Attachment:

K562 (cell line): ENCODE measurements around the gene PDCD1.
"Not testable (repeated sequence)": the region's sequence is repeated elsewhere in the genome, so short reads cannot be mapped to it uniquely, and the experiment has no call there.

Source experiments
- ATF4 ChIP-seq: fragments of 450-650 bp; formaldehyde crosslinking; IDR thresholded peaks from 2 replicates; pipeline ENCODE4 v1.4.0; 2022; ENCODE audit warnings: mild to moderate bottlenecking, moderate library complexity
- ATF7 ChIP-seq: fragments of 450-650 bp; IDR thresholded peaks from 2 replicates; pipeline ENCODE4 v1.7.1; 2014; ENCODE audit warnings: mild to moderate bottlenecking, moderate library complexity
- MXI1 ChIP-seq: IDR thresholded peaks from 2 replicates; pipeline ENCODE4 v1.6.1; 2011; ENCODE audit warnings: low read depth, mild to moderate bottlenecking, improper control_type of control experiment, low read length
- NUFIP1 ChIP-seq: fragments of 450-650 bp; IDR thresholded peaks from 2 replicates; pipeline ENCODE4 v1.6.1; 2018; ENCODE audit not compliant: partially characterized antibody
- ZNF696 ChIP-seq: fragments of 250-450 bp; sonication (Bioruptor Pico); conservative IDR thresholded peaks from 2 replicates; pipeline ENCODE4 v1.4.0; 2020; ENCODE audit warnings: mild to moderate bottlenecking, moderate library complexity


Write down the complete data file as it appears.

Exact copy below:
K562 (cell line): ENCODE measurements around the gene PDCD1.
"Not testable (repeated sequence)": the region's sequence is repeated elsewhere in the genome, so short reads cannot be mapped to it uniquely, and the experiment has no call there.

Source experiments
- ATF4 ChIP-seq: fragments of 450-650 bp; formaldehyde crosslinking; IDR thresholded peaks from 2 replicates; pipeline ENCODE4 v1.4.0; 2022; ENCODE audit warnings: mild to moderate bottlenecking, moderate library complexity
- ATF7 ChIP-seq: fragments of 450-650 bp; IDR thresholded peaks from 2 replicates; pipeline ENCODE4 v1.7.1; 2014; ENCODE audit warnings: mild to moderate bottlenecking, moderate library complexity
- MXI1 ChIP-seq: IDR thresholded peaks from 2 replicates; pipeline ENCODE4 v1.6.1; 2011; ENCODE audit warnings: low read depth, mild to moderate bottlenecking, improper control_type of control experiment, low read length
- NUFIP1 ChIP-seq: fragments of 450-650 bp; IDR thresholded peaks from 2 replicates; pipeline ENCODE4 v1.6.1; 2018; ENCODE audit not compliant: partially characterized antibody
- ZNF696 ChIP-seq: fragments of 250-450 bp; sonication (Bioruptor Pico); conservative IDR thresholded peaks from 2 replicates; pipeline ENCODE4 v1.4.0; 2020; ENCODE audit warnings: mild to moderate bottlenecking, moderate library complexity